#0234 – SQL Server – Installation DMVs – dm_server_*

Of late, the changes made to the Catalog Views & Dynamic Management Views (DMVs) in SQL Server 2012 have attracted my attention. One of the major factors in this attraction is the rate at which new DMVs and changes to existing DMVs in Microsoft SQL Server are being rolled out. DMVs are some of the the most powerful features of Microsoft SQL Server. The list of DVMs that changed in SQL Server 2008 R2/2012 is available in one of my previous posts here: http://bit.ly/XobXup.

In the post today, I will be discussing the DMVs related to the SQL Server installation introduced new to SQL Server 2008 R2/2012:

  • sys.dm_server_services
  • sys.dm_server_registry
  • sys.dm_server_memory_dumps

SQL Server 2008 R2/2012 Installation DMVs


I have written about this DMV in the past as well. The DMV that provides information about the SQL Server and the SQL Server Agent services in the current instance of SQL Server is sys.dm_server_services. Along with information about service status, service account, process_id and clustered information, this DMV also provides information about when the SQL Server and the SQL Server Agent services were last started up!

SELECT * FROM sys.dm_server_services;

On my test system, the output of this query is shown in the screen-shot below, and consists of:

  1. Service Name
  2. Startup Type (enumeration)
  3. Startup Description
  4. Status (enumeration)
  5. Status description
  6. Process ID
  7. Last Startup Time
  8. Service Account
  9. Service File Name & startup parameter
  10. Is instance clustered?
  11. If clustered, the cluster node name is also present



For a given SQL Server instance, this DMV returns one row for each configuration and installation related registry key. For example, the following query fetches the current version of the given SQL Server instance from the registry.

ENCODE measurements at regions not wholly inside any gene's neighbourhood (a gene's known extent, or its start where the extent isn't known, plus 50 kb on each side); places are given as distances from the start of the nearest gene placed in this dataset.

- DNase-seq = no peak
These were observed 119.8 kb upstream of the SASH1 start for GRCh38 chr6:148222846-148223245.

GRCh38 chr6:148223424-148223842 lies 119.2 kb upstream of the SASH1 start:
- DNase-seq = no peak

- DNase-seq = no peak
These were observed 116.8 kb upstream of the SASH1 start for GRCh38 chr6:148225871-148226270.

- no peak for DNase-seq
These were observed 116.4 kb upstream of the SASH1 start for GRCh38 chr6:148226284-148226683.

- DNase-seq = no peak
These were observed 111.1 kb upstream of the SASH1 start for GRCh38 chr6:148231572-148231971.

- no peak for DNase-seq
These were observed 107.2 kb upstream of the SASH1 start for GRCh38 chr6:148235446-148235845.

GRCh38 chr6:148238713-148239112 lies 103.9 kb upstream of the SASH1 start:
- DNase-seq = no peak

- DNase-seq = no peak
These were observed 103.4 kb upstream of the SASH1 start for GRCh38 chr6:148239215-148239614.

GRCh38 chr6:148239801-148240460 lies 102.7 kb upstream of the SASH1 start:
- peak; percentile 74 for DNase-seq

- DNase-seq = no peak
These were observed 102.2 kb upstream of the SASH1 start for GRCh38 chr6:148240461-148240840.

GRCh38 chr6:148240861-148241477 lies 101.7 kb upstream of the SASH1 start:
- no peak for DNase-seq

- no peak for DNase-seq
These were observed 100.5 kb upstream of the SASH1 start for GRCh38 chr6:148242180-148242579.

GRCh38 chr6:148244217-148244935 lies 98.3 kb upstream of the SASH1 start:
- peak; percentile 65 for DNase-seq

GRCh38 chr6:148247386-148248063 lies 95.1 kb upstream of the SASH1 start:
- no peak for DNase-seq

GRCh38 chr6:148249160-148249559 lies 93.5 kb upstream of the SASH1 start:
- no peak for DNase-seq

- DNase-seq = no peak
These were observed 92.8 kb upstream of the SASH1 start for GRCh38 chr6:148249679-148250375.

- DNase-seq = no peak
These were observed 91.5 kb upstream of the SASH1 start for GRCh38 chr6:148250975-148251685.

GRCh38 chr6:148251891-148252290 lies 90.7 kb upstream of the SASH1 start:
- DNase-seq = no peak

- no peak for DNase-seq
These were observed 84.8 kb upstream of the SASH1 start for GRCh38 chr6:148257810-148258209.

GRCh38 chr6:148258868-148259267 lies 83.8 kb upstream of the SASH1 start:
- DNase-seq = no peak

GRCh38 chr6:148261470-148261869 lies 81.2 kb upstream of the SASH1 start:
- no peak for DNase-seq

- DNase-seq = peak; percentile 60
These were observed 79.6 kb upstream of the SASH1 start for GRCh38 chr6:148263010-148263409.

SELECT dsr.registry_key,
FROM sys.dm_server_registry AS dsr
WHERE dsr.value_name = ‘CurrentVersion’;

The output consists of the following three columns:

  • Registry Key
  • Value Name
  • Value data



This DMV returns one row for each memory dump file generated by the SQL Server Database Engine. This can be useful in troubleshooting potential issues with the SQL Server installation and/or operation. No records returned by this DMV is the ideal scenario.

SELECT smd.filename,
FROM sys.dm_server_memory_dumps AS smd;

In my environment, no records were returned by the DMV because my SQL Server has not yet crashed. However, the following columns are available for the results to be displayed in:

  • File Name
  • File creation time
  • File Size in Bytes


All the three DMVs require that the user must have at least VIEW SERVER STATE permissions. This is because they not only expose the details about the SQL server, they also reach out into the operating system of the host to read the registry.

Further Reading

Until we meet next time,

Be courteous. Drive responsibly.


3 thoughts on “#0234 – SQL Server – Installation DMVs – dm_server_*

  1. Patrick Lambin

    It is always a pleasure for me to congratulate somebody who is writing a clear and useful post on a topic i am fond of
    I hope that your next post will be as good as this one



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